Four o'clock: we were still standing in front of the Block at attention (Stillgestanden) under the eyes of the S.S. guards. The Block Chief went down the ranks and the old men, the cripples, and the Jews were taken out. Cremieux who filled all three of these categories by himself, was one of them. The little cripple as well as a few others who did not seem to be either old men cripples, or Jews but whom we knew were in the good graces of the Block Chief since they passed for or actually were Communists-was also removed.
Half past four: we were marched to the infirmary for a medical checkup — “checkup” was just a figure of speech. An S.S. doctor who was smoking a huge cigar and who was flopped in an armchair conducted the examination, so to speak. We passed in front of him in a single file and, generally, he did not even bother to look up.
Five thirty: next we went to the Effectenkammer, where we were given clothing -striped trousers, jacket and coat — and shoes (leather with wooden soles) to replace the wooden clogs which were not fit for labor.
Six thirty: we had to stand for a roll call which lasted until nine o' clock. Alter that, before we could go to bed we still had to sew our numbers on to the clothing that we had just been issued: the strips of cloth on which numbers had been stenciled had to be sewn on the left side chest on the jacket and coat, and on the right pocket of the trousers.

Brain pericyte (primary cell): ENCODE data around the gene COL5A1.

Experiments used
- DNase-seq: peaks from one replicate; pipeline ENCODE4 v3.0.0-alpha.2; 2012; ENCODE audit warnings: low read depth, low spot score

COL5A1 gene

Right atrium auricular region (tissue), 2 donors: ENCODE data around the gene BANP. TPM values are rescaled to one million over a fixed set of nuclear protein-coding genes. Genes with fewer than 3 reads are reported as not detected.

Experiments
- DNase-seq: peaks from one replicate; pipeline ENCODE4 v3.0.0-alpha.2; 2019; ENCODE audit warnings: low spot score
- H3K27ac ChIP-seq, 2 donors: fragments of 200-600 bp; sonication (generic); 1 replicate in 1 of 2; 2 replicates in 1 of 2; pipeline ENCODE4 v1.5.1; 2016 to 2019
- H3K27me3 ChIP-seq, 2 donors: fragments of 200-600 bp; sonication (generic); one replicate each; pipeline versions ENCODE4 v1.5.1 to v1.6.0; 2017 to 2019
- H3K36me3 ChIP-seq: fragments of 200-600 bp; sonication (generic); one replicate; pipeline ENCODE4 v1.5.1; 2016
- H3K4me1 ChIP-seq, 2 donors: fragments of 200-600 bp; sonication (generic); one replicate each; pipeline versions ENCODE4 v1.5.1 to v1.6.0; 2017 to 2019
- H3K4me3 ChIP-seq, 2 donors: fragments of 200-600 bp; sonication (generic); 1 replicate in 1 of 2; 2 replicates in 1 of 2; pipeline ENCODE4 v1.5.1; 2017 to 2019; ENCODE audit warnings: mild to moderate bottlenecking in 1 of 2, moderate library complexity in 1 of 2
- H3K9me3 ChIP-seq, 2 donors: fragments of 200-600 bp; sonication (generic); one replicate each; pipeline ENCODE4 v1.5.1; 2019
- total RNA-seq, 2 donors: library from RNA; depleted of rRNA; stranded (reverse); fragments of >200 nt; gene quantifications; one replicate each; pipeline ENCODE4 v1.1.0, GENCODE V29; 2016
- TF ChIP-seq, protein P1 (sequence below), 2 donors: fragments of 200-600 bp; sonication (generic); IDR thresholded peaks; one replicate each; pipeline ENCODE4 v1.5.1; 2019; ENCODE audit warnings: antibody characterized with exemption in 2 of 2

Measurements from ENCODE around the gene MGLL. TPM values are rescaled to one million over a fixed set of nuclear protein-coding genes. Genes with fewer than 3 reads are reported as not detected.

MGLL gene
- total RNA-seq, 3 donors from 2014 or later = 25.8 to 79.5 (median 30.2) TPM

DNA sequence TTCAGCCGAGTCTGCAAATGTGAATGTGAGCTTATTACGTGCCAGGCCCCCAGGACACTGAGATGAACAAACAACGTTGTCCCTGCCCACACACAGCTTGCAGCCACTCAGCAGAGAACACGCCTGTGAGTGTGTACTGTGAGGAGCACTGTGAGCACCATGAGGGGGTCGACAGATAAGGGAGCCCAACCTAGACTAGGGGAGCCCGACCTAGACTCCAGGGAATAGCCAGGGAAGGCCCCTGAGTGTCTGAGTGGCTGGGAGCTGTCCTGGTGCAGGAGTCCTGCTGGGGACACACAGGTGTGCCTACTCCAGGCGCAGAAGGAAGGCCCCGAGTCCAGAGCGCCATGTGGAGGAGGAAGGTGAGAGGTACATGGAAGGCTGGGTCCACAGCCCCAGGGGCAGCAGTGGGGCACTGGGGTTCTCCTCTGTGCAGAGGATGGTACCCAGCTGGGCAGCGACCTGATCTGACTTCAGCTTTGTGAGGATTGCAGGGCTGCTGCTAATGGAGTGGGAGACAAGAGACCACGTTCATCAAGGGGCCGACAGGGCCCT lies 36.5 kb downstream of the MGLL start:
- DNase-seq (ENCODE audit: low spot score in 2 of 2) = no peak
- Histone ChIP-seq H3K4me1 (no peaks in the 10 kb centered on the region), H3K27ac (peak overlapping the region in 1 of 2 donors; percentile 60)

On March 11th reveille came at half past four and the roll-call lasted from five-thirty until six. Ah! those roll-calls! In March, in the cold whether, it rained or the wind blew, we had to stand for hours and hours being counted and re-counted! This last one was a general roll-call of all of those prisoners — regardless of the Block that they belonged to — who were destined for the transport, and it took place on the mustering ground in front of the guard tower.
At eleven o 'clock we were given our ration of soup. Then at four o 'clock there was another roll-call which lasted until six or seven; we lost track of how long it lasted.
On March 12th, we got up at the usual reveille, and the roll-call lasted from half past five until ten. Roll-call and again the roll-call. They wanted to drive us crazy. At three o' clock we left Block 48 for good, and, after a wait for some time on the grounds, we were sent to the Block where the movie theater was, where we spent the night, with the lucky ones sitting down and with the rest of us standing up.
The next morning, reveille was sounded at half past three, an hour earlier than usual. The guards led us under the tower where we waited, in the dark and in the cold, with nothing in our stomachs since the day before at eleven, to be loaded onto a train. It was sometime between seven and eight o'clock when we got into the cars.
The trip was uneventful. We had elbow room, and we talked mainly about where we were going. The train was going in a westerly direction. To Cologne, that was it. We were right! At about four o'clock, the train stopped in the middle of nowhere, at a sort of railroad switchyard, where, floundering in the mud and the snow, miserable men who were haggard and dirty, and who wore striped rags of the same kind as our new clothes, unloaded the cars, dug ditches and cleared away rubble. Men with brassards and numbers — who were well clothed and full of health — pushed them on with threats, insults or the blows of truncheons. We were forbidden to speak to them. Passing next to them, if by chance they were out of eye and ear shot of the guards, we questioned them in as low a voice as possible: “Say, where are we?” “At Dora, old boy, haven’t you finished … yet?” Fernand and I looked at each other. We had only with difficulty just come to believe the optimistic rumors about Cologne. Now, we felt terribly discouraged, our shoulders sagged, and we felt the shadow of death pass over us.